In a corner of the covered patio, surrounded by lush foliage and before the steps up to the glass-wrapped house Lina Bo Bardi built herself in a suburb of São Paulo in 1951, the visitor to Casa de Vidro might notice the Italian-born architect’s Roadside Chair (1967). Its rustic design at first seems at odds with the modernist furniture inside the property (not least the iconic Bowl Chair Bo Bardi designed in 1951). Three rough-hewn tree branches are bound together into a tripod, a thicker branch attached horizontally as a seat. It’s the kind of construction that one might find a worker in the Brazilian countryside resting on, and as is made clear in this densely researched new monograph, packed with 12 thematic essays and 13 lengthy project profiles (ranging from the designs for Casa de Vidro, the Museu de Arte de São Paulo and the SESC Pompeia cultural centre to lesser-known projects such as Casa do Benin in Salvador), it is this connection with the vernacular that marked Bo Bardi out from her peers.
Vera Simone Bader, in her essay on Bo Bardi’s early career, traces the foundations of the architect’s interest in everyday, often rural design to her formative years as an architecture critic and illustrator in Italy. In 1946 Bo Bardi transposed this interest to Brazil, landing in Rio de Janeiro before settling in São Paulo a year later. She travelled extensively in the northeast of the country, an area where indigenous and African culture remains strong. She read and was deeply affected by Oswald de Andrade’s ‘Manifesto Antropófago’ (1928), in which the poet called for Brazil to swallow European culture as a means of destroying it, and Bo Bardi made a concerted effort to preserve local cultural identity in her work. Casa do Chame-Chame, built in Salvador in 1958, is perhaps the most pronounced result of this goal, with many references to the myths and rites of the Candomblé religion, not least hundreds of objects, some sacred, some more prosaic, embedded in the external walls of the building.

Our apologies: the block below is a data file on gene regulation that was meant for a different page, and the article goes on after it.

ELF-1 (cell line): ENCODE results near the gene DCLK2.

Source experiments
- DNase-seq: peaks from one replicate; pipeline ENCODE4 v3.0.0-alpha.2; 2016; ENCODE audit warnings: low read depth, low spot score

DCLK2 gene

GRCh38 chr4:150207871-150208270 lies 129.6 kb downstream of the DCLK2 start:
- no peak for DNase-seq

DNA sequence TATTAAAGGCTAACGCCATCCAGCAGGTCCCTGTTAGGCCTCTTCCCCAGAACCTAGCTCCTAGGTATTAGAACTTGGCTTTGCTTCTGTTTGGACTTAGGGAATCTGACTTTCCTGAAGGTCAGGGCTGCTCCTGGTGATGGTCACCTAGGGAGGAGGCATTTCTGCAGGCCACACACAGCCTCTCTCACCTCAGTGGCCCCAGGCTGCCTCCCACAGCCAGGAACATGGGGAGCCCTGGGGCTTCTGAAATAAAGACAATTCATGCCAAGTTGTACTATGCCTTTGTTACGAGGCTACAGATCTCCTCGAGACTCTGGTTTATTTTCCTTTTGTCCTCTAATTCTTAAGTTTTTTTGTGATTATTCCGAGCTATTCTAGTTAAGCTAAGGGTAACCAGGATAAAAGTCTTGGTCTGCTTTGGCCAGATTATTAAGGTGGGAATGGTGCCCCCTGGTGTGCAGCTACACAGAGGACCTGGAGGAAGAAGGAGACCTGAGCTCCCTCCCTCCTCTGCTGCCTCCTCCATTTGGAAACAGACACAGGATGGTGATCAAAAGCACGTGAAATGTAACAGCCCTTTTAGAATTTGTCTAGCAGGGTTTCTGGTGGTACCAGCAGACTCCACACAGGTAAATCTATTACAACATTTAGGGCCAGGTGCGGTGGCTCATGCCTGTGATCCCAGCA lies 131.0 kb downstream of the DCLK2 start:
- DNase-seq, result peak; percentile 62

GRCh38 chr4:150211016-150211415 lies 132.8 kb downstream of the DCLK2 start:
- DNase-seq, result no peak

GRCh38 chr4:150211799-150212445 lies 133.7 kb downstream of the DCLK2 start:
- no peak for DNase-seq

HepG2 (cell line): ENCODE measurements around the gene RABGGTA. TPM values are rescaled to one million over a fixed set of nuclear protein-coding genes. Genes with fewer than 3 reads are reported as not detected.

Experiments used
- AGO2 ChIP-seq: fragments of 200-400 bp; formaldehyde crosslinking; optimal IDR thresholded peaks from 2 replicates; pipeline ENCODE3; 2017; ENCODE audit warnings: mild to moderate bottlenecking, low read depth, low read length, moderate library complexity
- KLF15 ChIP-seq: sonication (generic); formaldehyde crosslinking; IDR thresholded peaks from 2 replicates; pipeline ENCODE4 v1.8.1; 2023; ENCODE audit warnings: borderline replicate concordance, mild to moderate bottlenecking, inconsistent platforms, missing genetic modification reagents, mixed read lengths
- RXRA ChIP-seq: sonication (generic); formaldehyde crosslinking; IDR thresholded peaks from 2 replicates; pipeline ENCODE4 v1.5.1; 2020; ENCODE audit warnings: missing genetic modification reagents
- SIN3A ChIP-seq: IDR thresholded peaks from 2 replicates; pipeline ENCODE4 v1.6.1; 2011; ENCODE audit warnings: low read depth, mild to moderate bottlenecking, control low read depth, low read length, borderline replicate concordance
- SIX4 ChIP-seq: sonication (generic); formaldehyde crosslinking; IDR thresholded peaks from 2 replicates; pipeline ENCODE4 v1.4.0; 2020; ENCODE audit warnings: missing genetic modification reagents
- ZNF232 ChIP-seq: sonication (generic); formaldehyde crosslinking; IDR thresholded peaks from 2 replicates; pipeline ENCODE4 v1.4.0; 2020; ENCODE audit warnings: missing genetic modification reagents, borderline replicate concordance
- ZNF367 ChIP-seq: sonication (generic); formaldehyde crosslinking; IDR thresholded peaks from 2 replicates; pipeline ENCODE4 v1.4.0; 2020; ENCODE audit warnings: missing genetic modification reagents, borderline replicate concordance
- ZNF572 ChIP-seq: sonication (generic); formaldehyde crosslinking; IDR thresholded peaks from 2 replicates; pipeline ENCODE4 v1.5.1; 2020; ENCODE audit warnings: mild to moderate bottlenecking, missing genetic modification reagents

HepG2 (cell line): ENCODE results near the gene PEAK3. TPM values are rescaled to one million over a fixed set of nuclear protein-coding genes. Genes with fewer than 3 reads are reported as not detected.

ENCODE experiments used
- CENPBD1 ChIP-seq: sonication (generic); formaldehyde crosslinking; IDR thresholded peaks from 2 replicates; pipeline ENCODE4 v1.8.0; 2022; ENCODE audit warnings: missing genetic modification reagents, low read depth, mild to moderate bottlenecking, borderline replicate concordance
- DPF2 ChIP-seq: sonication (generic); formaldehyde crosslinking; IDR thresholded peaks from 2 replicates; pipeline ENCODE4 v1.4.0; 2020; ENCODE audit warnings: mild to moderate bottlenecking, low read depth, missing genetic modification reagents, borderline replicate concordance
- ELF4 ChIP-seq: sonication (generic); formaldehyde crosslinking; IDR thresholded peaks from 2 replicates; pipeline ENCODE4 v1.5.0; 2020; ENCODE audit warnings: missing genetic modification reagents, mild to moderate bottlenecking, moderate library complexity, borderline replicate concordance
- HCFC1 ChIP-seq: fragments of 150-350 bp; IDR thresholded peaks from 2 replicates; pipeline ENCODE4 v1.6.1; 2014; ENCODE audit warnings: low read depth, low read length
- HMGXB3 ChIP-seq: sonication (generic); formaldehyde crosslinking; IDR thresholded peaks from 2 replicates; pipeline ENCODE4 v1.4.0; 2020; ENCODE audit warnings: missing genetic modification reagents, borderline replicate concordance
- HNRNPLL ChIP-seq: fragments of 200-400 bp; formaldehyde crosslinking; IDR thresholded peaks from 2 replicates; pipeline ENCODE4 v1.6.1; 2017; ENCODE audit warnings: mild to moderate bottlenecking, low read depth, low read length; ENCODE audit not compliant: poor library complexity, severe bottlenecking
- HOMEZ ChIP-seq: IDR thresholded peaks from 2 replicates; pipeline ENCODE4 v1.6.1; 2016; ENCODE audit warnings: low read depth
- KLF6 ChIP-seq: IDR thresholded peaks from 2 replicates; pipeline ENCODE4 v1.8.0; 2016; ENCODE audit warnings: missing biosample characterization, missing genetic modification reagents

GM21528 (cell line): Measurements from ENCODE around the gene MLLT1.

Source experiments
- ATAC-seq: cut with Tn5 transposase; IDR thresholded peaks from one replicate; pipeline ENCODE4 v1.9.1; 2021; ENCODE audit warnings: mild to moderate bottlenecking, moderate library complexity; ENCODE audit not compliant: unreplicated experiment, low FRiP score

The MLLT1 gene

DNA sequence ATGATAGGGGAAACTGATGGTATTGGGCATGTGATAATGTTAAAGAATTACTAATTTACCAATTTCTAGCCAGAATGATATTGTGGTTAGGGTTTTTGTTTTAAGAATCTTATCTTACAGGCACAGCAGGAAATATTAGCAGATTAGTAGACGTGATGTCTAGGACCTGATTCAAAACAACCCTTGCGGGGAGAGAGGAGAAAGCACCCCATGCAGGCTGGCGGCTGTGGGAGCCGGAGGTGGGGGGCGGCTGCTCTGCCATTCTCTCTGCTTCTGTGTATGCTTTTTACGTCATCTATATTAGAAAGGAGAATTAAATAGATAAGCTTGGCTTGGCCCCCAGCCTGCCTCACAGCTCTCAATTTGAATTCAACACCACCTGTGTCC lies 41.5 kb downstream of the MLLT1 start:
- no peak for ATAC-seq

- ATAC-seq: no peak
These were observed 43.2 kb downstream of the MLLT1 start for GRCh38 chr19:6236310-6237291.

Bo Bardi’s desire was to create a Modernism that was in harmony with its local surroundings and culture, and which, as well as looking forward, communicated with the ancient. In 1961 the architect wrote, ‘Today Brazil is on its way to a battle of culture. In the next ten, maybe five years, the country shall have finished the sketches of its cultural structure and fixed on an ultimate course: being either a country with an autonomous culture built on roots of its own or an inauthentic country with a pseudo-culture consisting of inefficient, imported schemes.’ As excellently written about and illustrated (with archive and newly commissioned photography) throughout this hefty book, hers was a project to fight for an independent Brazil.
This article was first published in the January & February 2015 issue.